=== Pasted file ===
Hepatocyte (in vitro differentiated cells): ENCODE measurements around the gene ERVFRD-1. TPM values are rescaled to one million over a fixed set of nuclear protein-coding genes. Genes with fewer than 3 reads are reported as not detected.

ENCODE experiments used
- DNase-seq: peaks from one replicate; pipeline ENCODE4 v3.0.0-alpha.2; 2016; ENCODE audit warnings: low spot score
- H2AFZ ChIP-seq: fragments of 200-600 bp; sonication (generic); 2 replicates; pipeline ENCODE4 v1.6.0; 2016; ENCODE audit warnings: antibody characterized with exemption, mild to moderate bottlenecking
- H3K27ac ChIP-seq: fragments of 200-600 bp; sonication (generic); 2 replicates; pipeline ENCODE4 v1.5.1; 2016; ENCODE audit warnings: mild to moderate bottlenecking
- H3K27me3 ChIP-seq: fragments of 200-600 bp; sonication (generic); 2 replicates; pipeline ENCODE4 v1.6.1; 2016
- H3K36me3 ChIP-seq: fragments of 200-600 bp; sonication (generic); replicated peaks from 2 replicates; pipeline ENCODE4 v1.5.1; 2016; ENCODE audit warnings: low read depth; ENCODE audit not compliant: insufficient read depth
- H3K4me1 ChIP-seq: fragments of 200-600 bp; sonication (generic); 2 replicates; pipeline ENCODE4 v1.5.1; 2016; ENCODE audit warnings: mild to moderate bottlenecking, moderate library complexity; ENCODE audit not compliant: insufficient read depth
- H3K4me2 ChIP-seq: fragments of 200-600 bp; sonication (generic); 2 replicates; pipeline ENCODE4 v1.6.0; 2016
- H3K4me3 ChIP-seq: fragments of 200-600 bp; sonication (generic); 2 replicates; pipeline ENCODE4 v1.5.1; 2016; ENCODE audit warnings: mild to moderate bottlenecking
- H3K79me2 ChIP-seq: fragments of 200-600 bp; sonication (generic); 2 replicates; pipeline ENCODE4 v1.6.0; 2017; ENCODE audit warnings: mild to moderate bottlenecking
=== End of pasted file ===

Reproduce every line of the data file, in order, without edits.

Hepatocyte (in vitro differentiated cells): ENCODE measurements around the gene ERVFRD-1. TPM values are rescaled to one million over a fixed set of nuclear protein-coding genes. Genes with fewer than 3 reads are reported as not detected.

ENCODE experiments used
- DNase-seq: peaks from one replicate; pipeline ENCODE4 v3.0.0-alpha.2; 2016; ENCODE audit warnings: low spot score
- H2AFZ ChIP-seq: fragments of 200-600 bp; sonication (generic); 2 replicates; pipeline ENCODE4 v1.6.0; 2016; ENCODE audit warnings: antibody characterized with exemption, mild to moderate bottlenecking
- H3K27ac ChIP-seq: fragments of 200-600 bp; sonication (generic); 2 replicates; pipeline ENCODE4 v1.5.1; 2016; ENCODE audit warnings: mild to moderate bottlenecking
- H3K27me3 ChIP-seq: fragments of 200-600 bp; sonication (generic); 2 replicates; pipeline ENCODE4 v1.6.1; 2016
- H3K36me3 ChIP-seq: fragments of 200-600 bp; sonication (generic); replicated peaks from 2 replicates; pipeline ENCODE4 v1.5.1; 2016; ENCODE audit warnings: low read depth; ENCODE audit not compliant: insufficient read depth
- H3K4me1 ChIP-seq: fragments of 200-600 bp; sonication (generic); 2 replicates; pipeline ENCODE4 v1.5.1; 2016; ENCODE audit warnings: mild to moderate bottlenecking, moderate library complexity; ENCODE audit not compliant: insufficient read depth
- H3K4me2 ChIP-seq: fragments of 200-600 bp; sonication (generic); 2 replicates; pipeline ENCODE4 v1.6.0; 2016
- H3K4me3 ChIP-seq: fragments of 200-600 bp; sonication (generic); 2 replicates; pipeline ENCODE4 v1.5.1; 2016; ENCODE audit warnings: mild to moderate bottlenecking
- H3K79me2 ChIP-seq: fragments of 200-600 bp; sonication (generic); 2 replicates; pipeline ENCODE4 v1.6.0; 2017; ENCODE audit warnings: mild to moderate bottlenecking